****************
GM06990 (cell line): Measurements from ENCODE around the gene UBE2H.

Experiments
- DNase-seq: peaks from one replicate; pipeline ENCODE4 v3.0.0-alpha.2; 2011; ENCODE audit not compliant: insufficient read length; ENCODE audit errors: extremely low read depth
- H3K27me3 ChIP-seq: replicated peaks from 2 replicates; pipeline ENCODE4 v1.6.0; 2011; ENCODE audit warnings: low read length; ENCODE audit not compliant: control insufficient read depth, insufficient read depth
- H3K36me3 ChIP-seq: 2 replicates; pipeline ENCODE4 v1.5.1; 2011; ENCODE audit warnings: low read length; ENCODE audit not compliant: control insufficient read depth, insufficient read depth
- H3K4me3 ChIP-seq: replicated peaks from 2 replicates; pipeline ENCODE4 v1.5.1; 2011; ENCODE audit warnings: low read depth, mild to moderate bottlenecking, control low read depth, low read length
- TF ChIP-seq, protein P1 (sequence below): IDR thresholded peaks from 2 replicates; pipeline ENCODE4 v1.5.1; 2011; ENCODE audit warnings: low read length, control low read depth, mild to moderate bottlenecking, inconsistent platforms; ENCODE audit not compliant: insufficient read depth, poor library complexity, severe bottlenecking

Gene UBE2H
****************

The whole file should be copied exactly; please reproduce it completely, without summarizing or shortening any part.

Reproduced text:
GM06990 (cell line): Measurements from ENCODE around the gene UBE2H.

Experiments
- DNase-seq: peaks from one replicate; pipeline ENCODE4 v3.0.0-alpha.2; 2011; ENCODE audit not compliant: insufficient read length; ENCODE audit errors: extremely low read depth
- H3K27me3 ChIP-seq: replicated peaks from 2 replicates; pipeline ENCODE4 v1.6.0; 2011; ENCODE audit warnings: low read length; ENCODE audit not compliant: control insufficient read depth, insufficient read depth
- H3K36me3 ChIP-seq: 2 replicates; pipeline ENCODE4 v1.5.1; 2011; ENCODE audit warnings: low read length; ENCODE audit not compliant: control insufficient read depth, insufficient read depth
- H3K4me3 ChIP-seq: replicated peaks from 2 replicates; pipeline ENCODE4 v1.5.1; 2011; ENCODE audit warnings: low read depth, mild to moderate bottlenecking, control low read depth, low read length
- TF ChIP-seq, protein P1 (sequence below): IDR thresholded peaks from 2 replicates; pipeline ENCODE4 v1.5.1; 2011; ENCODE audit warnings: low read length, control low read depth, mild to moderate bottlenecking, inconsistent platforms; ENCODE audit not compliant: insufficient read depth, poor library complexity, severe bottlenecking

Gene UBE2H